Spiridon’s initial intent was to provide a standardized SAP landscape through templates. This was modified when Siemens realized how difficult it was to separate SAP’s financial functions from its logistics transactions. So logistics had to be incorporated within the standardized landscape as well.

Further complicating the issue, Rama-krishnan explains, is Siemens’ decentralized structure. Some businesses have a worldwide responsibility, while others are organized on a regional basis. It is a tenet of faith within Siemens that the needs of the individual businesses come first in determining systems requirements. Hence the multiple templates that Spiridon embraces. While standardization is important, even more crucial is defining a framework that leaves the competitive edge of the individual businesses unimpaired.

And only when these requirements have been determined will the methodical task of coding and conversion begin. The plan: Roll out Spiridon on a country-by-country basis first, with Asia and Europe leading the way. Then tackle the more complicated headquarters division in Germany?those businesses without a strong country focus. The task, Ramakrishnan cheerily admits, is made easier through the efforts of Siemens’ two wholly owned software development subsidiaries, one in Bombay, India, and one in Vienna, Austria. “Our last major SAP upgrade was undertaken almost entirely by India,” he says.

CIOs on Call

But understanding those individual business requirements is a gargantuan task, for which Ramakrishnan freely calls on his pool of able CIOs from Siemens’ business units and geographic regions. “I have a very close relationship with my CIOs around the world,” he says. “We have regular CIO forums in Asia, Europe and the Americas, as well as functional forums for people such as network and SAP specialists.”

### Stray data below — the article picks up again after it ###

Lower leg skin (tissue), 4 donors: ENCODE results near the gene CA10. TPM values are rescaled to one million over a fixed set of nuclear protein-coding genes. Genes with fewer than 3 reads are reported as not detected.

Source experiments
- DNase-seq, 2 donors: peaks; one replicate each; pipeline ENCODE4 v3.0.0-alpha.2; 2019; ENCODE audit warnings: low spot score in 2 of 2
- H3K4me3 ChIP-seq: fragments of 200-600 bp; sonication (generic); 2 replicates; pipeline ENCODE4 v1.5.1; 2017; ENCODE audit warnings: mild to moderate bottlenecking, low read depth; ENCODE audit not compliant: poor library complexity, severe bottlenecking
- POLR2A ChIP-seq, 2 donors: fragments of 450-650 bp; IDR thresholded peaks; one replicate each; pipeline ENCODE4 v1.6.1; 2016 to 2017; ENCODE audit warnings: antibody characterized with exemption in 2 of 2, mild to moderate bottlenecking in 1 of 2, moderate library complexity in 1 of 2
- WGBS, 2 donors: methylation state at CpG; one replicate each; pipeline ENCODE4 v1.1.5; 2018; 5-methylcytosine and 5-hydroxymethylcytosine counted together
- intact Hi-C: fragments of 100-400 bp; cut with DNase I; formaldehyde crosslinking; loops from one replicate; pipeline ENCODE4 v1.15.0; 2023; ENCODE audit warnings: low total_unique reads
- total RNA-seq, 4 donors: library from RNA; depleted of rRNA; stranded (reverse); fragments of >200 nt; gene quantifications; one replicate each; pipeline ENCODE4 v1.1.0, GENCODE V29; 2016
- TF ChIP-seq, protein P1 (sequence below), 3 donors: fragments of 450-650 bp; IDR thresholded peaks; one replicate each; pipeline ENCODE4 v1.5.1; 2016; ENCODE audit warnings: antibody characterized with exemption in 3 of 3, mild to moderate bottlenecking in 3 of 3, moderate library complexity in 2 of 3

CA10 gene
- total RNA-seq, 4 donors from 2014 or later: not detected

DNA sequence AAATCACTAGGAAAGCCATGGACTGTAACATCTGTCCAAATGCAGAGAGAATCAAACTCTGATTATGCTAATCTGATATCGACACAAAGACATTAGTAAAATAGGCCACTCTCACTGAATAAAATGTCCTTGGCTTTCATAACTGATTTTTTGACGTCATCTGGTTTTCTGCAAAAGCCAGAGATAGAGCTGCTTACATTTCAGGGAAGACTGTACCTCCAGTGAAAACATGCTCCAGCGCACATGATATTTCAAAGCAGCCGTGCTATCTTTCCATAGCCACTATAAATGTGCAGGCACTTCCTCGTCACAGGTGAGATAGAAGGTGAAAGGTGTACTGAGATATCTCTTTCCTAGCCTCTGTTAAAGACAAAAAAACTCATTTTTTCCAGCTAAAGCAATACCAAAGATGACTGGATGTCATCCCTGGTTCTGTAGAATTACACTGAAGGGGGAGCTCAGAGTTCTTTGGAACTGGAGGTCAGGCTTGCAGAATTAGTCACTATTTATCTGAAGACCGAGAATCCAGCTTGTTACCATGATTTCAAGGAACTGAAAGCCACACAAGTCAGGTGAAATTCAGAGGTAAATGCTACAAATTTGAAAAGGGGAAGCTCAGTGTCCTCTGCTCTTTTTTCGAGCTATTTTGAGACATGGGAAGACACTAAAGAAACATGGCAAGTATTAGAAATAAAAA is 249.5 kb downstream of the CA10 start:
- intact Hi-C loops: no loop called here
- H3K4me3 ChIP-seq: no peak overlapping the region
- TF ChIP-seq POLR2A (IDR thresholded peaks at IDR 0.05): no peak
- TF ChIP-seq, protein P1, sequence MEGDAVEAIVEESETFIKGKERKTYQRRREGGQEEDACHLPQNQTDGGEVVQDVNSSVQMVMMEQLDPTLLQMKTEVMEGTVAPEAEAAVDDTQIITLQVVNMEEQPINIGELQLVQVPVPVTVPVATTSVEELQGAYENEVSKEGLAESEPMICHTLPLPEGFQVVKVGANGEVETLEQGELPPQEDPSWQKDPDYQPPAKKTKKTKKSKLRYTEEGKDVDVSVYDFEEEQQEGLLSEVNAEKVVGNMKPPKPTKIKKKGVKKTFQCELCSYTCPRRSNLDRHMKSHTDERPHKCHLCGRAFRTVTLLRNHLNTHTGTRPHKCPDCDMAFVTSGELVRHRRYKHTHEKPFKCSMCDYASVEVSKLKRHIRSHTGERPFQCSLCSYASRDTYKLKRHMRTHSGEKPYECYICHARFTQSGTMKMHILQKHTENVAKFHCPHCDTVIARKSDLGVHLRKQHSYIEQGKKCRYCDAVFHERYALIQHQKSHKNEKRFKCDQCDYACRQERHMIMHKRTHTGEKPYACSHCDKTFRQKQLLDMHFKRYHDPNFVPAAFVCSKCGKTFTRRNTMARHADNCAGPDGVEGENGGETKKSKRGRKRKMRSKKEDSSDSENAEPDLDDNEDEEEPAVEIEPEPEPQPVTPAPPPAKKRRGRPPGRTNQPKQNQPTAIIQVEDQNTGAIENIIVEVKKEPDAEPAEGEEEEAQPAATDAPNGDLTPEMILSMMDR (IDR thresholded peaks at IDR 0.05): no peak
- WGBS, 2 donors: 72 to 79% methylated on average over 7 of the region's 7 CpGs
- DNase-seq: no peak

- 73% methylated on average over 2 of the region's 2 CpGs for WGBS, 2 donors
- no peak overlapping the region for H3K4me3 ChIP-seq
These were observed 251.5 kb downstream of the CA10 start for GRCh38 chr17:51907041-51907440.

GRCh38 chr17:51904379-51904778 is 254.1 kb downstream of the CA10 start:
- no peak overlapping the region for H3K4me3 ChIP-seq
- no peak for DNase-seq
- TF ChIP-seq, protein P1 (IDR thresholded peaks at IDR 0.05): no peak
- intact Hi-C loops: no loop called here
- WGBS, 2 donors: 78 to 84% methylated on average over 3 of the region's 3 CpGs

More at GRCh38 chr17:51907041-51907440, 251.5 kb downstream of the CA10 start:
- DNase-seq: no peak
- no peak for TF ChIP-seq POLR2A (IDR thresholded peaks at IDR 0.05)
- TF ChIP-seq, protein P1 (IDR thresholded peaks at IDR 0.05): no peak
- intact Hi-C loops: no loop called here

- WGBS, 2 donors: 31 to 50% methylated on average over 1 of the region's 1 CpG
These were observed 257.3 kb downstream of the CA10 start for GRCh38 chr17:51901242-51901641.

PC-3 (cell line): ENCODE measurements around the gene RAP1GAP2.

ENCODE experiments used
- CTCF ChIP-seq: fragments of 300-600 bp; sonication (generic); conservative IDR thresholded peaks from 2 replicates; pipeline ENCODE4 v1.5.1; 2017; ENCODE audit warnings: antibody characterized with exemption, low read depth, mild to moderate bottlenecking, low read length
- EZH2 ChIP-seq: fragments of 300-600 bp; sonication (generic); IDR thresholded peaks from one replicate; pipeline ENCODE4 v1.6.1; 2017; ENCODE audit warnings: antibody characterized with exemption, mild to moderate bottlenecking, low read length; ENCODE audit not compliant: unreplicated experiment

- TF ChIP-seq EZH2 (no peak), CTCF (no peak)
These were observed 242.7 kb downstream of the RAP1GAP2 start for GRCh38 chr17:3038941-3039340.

The forums, it seems, act partly as a knowledge-sharing venue, partly as a task force, and given Siemens’ size and diversity, partly as a development process for local-level CIOs being groomed for higher things.

Which may be the explanation for the punishing work schedule borne by Alan Feeley, Siemens’ U.K. CIO, as he shuttles between meetings in Munich and the U.K. headquarters in Bracknell, on the outskirts of London. Part of Feeley’s role is to act as Ramakrishnan’s representative on a number of internal Siemens committees. Feeley, who spent 13 years in Munich working for Siemens before coming to the United King-dom in 1998, acknowledges that his stint at headquarters alters the way he is viewed within Siemens. “I’m regarded as an honorary German,” he says.

Project Spiridon, it appears, is just the precursor to a whole series of initiatives that will see Ramakrishnan and his team redouble their globe-trotting fact-finding efforts. On Spiridon’s heels comes CEO von Pierer’s global e-business aspirations, for which, says Ramakrishnan, some 1 billion euros (about US$876 million) have been earmarked to purchase e-business procurement, supply chain management and online sales applications.

Procurement Clicks In

Furthest ahead is the procurement project, christened Click2Procure, which aims to link a common Commerce One procurement engine front end to each of the 300 or so ERP systems currently operating within Siemens. The objective is first to achieve standardized purchasing processes and second to achieve greater visibility into the prices paid for components and commodities across Siemens’ many businesses. That would enable subsidiaries to take advantage of the best deals wherever they were negotiated.

Click2Procure provides a framework for Siemens’ entire purchasing function, including electronic catalog buying, reverse auctions and competitive bidding, says Feeley. Siemens’ automotive division used reverse auctions to obtain prices 25 percent lower than pre-auction low-price watermarks. Across the whole company, depending on the commodity being purchased, the payoff should be savings of between 10 percent and 35 percent, a figure equivalent to a 2 percent reduction in the overall cost of sales for the company.

Siemens may be huge, but its corps of CIOs, led by uber-CIO Ramakrishnan, are intent on making this particular elephant perform very profitable indeed.